“Let’s say we sell helicopters,” Ratan said. “I could, as you can see, very easily create a helicopter for you to see…and make pieces of gear based on custom commands that people actually experience in a virtual space like this.”
Between hardware, software, events and advertising opportunities in virtual environments, Bloomberg Intelligence estimated that the metaverse could represent an $800 billion market by 2024.
But Ratan said part of the economic potential of the metaverse is that platforms become more interoperable or easier to move around. Currently, it is difficult to transfer digital assets from one platform to another.
“Do you think the challenge is the technology, or is the scale of the challenge in getting wider adoption? asked Ryssdal.
“Typically when we look at mass media, historically technology is the scale issue,” Ratan said. “We need to be able to standardize the different technologies in order to produce at a low enough cost…and we also need them to be less of a walled garden.”
Ryssdal explores a simulated underwater environment in virtual reality with Rabindra Ratan, associate professor of media and information at Michigan State University.
In another virtual environment – meant to resemble the bottom of the ocean – Ratan and Ryssdal discussed the concept of avatar identities, or visual representations of people in digital spaces.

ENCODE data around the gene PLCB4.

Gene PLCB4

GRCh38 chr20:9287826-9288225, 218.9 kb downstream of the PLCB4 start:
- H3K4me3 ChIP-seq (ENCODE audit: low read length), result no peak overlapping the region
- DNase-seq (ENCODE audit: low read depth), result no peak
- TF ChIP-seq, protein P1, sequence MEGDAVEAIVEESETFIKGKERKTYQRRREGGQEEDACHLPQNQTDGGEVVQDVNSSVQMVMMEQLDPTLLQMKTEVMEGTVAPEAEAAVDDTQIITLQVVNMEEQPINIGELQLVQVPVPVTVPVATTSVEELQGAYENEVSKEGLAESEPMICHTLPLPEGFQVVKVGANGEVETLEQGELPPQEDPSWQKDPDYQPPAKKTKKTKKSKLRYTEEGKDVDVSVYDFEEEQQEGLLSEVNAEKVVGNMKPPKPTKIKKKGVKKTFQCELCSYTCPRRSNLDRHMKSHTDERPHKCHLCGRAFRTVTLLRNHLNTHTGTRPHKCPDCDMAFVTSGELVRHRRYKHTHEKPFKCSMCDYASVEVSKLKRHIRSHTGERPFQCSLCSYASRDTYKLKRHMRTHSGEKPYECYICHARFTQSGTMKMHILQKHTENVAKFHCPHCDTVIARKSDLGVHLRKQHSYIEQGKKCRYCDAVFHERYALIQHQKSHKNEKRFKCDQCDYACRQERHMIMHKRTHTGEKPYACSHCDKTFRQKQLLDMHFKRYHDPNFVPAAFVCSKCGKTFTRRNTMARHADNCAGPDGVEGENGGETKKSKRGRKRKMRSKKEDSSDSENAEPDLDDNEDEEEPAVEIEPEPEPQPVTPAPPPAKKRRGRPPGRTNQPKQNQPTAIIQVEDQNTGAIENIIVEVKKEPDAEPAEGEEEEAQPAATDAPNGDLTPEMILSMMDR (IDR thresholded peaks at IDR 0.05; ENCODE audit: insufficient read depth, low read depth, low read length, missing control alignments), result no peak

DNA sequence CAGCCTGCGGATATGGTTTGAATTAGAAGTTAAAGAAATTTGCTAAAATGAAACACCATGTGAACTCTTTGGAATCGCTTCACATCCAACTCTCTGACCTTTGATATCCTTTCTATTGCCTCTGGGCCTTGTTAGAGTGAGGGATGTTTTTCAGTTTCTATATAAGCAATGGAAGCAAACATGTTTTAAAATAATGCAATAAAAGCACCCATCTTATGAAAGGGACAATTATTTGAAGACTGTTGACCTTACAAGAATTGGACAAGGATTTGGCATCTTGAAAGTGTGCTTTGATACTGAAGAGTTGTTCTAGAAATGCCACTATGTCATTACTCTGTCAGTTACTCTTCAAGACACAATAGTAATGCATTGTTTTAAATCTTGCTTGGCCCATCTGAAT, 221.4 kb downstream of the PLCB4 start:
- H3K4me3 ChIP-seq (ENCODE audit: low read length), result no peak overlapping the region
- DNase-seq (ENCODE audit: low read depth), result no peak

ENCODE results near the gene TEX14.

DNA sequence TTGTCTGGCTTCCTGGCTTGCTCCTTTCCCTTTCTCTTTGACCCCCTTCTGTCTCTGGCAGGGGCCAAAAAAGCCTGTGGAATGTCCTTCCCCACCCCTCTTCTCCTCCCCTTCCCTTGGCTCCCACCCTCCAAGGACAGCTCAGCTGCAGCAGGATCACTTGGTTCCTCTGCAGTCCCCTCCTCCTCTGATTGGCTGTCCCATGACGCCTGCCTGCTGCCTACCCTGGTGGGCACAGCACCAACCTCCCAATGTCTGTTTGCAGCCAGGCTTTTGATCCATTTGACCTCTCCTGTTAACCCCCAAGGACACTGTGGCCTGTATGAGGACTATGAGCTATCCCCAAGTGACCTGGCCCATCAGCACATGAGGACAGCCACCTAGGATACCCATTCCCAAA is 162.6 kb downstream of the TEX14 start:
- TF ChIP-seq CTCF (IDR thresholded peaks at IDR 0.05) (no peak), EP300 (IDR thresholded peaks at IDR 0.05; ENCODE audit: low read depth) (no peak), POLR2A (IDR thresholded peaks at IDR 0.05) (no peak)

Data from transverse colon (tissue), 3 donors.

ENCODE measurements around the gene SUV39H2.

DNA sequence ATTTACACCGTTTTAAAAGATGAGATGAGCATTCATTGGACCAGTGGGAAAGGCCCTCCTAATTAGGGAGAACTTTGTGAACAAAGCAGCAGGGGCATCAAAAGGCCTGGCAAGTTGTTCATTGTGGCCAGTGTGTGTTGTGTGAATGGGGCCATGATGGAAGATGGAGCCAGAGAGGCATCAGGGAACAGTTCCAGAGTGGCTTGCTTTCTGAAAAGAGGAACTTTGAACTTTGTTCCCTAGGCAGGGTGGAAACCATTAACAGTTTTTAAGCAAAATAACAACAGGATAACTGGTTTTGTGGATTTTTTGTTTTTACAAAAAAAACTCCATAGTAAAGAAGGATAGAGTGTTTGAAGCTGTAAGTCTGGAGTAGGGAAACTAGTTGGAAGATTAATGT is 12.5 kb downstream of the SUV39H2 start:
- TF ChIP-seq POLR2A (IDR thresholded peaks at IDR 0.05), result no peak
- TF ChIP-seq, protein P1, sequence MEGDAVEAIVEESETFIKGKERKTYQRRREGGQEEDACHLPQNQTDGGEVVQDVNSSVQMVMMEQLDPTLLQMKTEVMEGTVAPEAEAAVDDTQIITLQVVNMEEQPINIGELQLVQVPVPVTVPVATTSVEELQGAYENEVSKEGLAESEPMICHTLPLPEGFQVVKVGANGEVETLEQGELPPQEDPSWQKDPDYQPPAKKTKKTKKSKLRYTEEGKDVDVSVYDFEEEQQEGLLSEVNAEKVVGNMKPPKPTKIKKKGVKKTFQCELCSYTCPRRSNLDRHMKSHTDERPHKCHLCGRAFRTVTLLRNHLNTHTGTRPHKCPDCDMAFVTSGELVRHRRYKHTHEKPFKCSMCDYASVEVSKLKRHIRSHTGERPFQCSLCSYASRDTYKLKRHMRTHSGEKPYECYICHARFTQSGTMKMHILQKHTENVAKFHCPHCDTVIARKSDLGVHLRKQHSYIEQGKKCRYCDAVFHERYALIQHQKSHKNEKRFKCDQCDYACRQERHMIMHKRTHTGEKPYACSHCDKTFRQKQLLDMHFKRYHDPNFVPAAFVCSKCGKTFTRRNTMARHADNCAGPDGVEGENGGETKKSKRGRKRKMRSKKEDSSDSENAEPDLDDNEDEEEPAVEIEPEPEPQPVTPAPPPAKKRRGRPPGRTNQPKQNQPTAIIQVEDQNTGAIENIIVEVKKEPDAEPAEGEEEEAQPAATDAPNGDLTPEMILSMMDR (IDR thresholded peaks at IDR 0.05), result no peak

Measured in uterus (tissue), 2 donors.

“There’s this phenomenon called the Proteus effect, which is one of the main theories I’ve studied as a media researcher,” Ratan said. “It’s the idea that when you use an avatar that has certain characteristics, it influences your behavior.”
For example, “If you use a bigger avatar, you will trade more aggressively. If you use a more attractive avatar, you will have more social trust,” he said. “My personal favorite: If you use an avatar that looks like an ‘inventor’ versus a street-wearing avatar, you’ll actually get more creative ideas while brainstorming.”
Ratan’s own avatar, the one he used to speak with Ryssdal, is called Hiro Protagonist. It’s a reference to the 1992 science fiction novel “Snow Crash,” in which author Neal Stephenson coined the term “metaverse” to describe a virtual 3D world.
Ratan said he has been using this name for about two decades. “I was so inspired early on by these technologies.”
While a 3D Internet that seamlessly blends virtual and digital life is still science fiction in many ways, companies are already hosting virtual concerts, buying virtual real estate, and creating merchandise specifically for the metaverse, which they often call the metaverse.
Ryssdal pointed to similarities to the film adaptation of another sci-fi novel, “Ready Player One,” which is largely set in an immersive virtual reality video game. In terms of technology, Ratan said, “many elements of this vision of the future are likely to be true.”
There’s a lot going on in the world. Through it all, Marketplace is there for you.
You rely on Marketplace to break down world events and tell you how it affects you in a factual and accessible way. We count on your financial support to continue to make this possible.
Your donation today fuels the independent journalism you rely on. For just $5/month, you can help maintain Marketplace so we can keep reporting on the things that matter to you.